The shock of discovering you are in an abusive relationship can turn to panic over what to do. The following guide will help you clear your thinking after weeks or years of abuse. These are the first steps for abuse victims.
Over your time in an abusive relationship, you’ve likely developed some side effects of abuse that weaken your ability to exercise personal choice. The beauty of these first steps is that they create and support confidence and clarity. Both confidence and clarity are characteristics that will help you to say goodbye to abuse.
On this page:
- Accept that you cannot control your partner or when they choose to abuse you.
- Reach out to friends, family outside your home, and resources in the community.
- Educate yourself about all types of abuse and control methods used in an abusive relationship.
- Develop self-reliance through detachment and personal boundaries.
- Create a safety plan.
When you realize you’re in an abusive relationship:
Accept that you cannot control your partner or when they choose to abuse you.
To start, you have no control over your abusive partner’s choice of when and where to abuse you. It may seem like you have a bit of control, but remember: When you’re in an abusive relationship, your thinking gets turned around.
- First of all, abusers tell us we make them behave that way, so it stands to reason we can stop them from behaving abusively. But we can’t.
- Secondly, we spend every waking moment trying to soothe our abusive partners or do what we think they expect to avoid abuse.
- And, little discussed but true, we sometimes hurry things along so our abuser will explode and we can get to the other side of the tension to the honeymoon period.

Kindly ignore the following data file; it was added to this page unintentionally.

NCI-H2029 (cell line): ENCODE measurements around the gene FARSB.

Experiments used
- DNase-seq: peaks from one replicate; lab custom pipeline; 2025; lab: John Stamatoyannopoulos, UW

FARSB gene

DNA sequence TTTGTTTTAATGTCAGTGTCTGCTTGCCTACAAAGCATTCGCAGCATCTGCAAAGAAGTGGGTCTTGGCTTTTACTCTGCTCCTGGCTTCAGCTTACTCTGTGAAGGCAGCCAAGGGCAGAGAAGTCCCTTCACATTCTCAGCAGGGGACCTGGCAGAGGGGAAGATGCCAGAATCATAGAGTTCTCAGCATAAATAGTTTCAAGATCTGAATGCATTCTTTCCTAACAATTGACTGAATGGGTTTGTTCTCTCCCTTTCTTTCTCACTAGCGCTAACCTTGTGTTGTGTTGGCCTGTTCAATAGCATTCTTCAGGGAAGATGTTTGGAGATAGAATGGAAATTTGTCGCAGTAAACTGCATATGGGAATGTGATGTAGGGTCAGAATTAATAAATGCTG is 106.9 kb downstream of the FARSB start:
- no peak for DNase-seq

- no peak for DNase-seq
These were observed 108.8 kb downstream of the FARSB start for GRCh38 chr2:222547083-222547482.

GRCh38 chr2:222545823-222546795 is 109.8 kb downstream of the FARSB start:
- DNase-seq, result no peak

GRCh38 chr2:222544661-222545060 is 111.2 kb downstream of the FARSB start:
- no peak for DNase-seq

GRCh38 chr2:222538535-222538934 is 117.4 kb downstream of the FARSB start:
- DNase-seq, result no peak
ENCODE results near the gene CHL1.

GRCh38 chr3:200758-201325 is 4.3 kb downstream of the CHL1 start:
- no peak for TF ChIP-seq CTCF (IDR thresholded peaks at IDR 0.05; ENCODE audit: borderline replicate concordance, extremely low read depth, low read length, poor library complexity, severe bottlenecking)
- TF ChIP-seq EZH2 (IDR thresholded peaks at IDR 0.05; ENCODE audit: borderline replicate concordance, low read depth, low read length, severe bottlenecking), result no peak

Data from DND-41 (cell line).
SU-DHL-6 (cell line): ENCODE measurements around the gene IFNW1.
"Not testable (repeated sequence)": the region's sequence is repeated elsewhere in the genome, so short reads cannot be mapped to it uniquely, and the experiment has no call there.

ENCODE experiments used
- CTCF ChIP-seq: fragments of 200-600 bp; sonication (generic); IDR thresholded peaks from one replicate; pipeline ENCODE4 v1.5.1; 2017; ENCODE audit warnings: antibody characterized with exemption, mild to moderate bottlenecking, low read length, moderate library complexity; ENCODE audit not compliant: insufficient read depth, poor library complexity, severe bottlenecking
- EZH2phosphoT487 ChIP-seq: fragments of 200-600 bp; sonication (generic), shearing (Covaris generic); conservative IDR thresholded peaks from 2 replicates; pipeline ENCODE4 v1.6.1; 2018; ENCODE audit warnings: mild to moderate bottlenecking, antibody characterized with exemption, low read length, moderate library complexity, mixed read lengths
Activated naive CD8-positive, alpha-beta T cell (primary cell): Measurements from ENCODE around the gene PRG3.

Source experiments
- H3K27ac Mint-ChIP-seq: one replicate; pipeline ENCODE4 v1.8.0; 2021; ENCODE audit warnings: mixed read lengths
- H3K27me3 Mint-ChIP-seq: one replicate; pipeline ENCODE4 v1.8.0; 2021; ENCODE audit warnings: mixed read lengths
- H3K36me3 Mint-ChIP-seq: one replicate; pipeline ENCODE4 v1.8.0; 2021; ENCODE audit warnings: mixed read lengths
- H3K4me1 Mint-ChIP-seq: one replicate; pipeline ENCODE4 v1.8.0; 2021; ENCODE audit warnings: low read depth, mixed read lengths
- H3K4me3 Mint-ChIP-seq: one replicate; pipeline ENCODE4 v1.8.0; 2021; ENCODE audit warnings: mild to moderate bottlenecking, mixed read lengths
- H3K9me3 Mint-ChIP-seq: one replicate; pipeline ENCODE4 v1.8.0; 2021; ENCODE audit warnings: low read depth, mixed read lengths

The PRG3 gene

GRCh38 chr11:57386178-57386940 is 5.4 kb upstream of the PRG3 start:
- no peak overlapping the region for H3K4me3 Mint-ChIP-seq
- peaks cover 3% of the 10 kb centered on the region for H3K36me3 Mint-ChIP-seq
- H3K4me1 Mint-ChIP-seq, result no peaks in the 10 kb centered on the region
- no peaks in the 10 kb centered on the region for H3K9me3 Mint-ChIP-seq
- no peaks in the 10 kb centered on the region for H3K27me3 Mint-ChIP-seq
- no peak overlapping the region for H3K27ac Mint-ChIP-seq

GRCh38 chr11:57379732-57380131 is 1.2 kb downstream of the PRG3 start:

All three of those thoughts and behaviors reinforce the idea that we do have control over when our partner abuses us.
When I Realized I Didn’t and Couldn’t Control the Abuse
Instead of attempting to control if or when they abuse, we could control how we react when they do abuse (see individual Examples of Verbal Abuse pages for suggestions on how to respond to abuse).
Additionally, I challenge you to pay attention to your abuser more closely. You’ll soon realize that you can spend 24 hours or zero hours on abuse prevention, but the fact remains: if your partner feels a need to abuse you, they will. No matter what you’ve done to prevent it. You may as well let go of your attempts to control and move on to activities that will help you complete the first steps for abuse victims.
Reach out to friends, family outside your home, and resources in the community.
You must do this to break your partner’s hold on you! You’re fighting a powerful abusive enemy, and they want to keep you fighting their game with their rules. You’ll need all the help you can get. Your silence is your abuser’s most powerful ally – stop giving your abuser the advantage.
- Call national or state hotlines.
- Share your story of abuse with others, even the hotline volunteer on the other end of the phone, to get your thoughts moving.
- Call a family member or friend and talk to them. Reconnect if you’re isolated from them.